It’s not all in place just yet. The reliability of your application is likely to be important, and making use of a distributed set of APIs could leave you in the unenviable position of being less stable than your least stable partner. The issue of lock-in could also raise it’s head, without a vibrant ecosystem of different providers that is.

The Future

The use of third party commercial APIs has the potential to change the development landscape – bringing high quality middleware to the web. It could be the original web services dream realised. But without critical mass and an active market it could also be a new achilles heel for successful startups.

Generating Charts using Google Charts API

I had need recently to produce some nice looking charts and immediately turned to the very nice Google Charts API. Just before Christmas Brian had written up a great introduction on 24ways and ever since I’d been looking for an excuse.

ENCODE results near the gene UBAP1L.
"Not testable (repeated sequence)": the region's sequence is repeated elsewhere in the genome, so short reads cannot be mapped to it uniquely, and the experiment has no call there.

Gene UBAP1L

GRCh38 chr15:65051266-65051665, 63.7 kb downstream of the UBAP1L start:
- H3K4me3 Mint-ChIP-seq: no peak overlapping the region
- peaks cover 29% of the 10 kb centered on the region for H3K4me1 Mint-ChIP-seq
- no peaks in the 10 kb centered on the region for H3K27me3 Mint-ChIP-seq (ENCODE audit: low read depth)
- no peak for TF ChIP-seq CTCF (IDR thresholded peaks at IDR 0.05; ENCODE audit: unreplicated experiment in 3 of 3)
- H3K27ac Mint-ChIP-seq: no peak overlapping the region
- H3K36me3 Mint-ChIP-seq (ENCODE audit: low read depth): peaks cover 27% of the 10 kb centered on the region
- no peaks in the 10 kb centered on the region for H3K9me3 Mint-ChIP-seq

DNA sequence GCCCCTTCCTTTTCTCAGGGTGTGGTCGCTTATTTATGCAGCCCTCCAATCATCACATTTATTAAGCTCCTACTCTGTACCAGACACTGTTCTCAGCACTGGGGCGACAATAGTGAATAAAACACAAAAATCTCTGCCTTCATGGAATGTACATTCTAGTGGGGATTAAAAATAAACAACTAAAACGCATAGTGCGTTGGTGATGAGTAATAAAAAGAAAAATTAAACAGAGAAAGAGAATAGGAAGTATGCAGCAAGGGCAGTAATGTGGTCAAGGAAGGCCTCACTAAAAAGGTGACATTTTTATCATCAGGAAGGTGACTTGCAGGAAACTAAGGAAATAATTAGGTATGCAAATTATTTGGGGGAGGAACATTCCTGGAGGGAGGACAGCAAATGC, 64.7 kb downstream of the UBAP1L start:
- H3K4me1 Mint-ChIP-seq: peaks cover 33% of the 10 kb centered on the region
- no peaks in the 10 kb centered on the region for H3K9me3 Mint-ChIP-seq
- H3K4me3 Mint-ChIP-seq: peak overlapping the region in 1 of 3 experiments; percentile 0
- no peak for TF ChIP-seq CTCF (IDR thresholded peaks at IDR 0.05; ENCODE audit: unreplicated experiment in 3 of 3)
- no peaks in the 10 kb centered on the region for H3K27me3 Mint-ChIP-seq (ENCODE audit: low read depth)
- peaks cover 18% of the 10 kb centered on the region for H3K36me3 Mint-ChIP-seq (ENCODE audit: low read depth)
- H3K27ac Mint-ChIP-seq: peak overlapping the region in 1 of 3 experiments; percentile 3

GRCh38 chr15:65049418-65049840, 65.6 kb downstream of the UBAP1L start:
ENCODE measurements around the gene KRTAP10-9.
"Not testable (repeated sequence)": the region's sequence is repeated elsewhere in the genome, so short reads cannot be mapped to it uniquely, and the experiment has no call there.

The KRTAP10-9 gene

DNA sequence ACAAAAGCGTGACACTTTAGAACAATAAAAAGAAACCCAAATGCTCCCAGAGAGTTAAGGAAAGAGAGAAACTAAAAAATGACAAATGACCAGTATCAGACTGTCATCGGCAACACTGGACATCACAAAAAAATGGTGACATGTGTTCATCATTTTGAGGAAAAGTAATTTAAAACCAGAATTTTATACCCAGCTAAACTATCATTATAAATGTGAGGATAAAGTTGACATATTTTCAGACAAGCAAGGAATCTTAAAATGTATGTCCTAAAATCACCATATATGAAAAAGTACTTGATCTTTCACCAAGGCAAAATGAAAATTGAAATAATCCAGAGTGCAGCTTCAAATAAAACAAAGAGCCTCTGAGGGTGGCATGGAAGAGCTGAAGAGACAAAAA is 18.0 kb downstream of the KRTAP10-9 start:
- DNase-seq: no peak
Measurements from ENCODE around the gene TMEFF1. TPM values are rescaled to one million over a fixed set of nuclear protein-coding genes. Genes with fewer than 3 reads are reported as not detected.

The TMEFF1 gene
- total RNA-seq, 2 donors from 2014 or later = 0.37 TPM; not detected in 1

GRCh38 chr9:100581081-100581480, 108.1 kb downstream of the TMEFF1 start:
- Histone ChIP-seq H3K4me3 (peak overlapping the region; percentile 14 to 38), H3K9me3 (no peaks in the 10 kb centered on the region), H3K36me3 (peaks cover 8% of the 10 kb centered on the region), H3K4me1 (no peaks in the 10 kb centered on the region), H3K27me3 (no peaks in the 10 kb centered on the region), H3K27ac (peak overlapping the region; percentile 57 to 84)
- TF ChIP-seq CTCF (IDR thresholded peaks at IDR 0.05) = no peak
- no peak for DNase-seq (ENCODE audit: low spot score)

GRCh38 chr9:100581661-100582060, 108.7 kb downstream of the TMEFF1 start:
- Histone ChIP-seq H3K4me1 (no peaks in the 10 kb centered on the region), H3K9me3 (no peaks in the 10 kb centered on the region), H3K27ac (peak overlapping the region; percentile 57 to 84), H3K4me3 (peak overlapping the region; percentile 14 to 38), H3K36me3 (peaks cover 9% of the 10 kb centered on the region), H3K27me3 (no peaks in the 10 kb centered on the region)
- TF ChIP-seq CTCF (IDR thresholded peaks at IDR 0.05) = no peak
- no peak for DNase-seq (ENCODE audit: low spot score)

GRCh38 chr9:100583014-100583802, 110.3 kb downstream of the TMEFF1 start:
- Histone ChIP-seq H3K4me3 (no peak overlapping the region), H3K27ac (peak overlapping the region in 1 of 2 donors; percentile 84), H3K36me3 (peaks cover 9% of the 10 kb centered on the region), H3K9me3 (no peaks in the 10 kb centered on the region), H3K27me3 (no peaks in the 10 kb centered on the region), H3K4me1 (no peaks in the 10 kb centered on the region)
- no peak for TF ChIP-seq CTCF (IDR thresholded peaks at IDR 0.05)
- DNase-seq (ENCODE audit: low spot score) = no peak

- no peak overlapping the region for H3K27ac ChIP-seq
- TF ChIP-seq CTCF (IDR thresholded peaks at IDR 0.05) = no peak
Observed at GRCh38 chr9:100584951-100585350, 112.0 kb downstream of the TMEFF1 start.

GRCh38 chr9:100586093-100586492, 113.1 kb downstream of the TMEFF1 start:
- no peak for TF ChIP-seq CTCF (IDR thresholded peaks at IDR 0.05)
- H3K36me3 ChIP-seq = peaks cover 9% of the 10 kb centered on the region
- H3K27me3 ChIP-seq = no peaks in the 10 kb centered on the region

Chris wrote up a pretty nice approach to enhancing well marked up data tables using the Charts API with a dash of Javascript and I decided to start with that. I made only a couple of changes to this approach based on personal requirements and preferences.

For a table like this:

Caption

Label

Data

Label

Data

I prefer to use the table header element to mark up the table row and the original script relied on these being td elements. A couple of changes to the javascript fixed that. I also decided to display the caption as a title on the resulting graph.

<code>
<table class="tochart">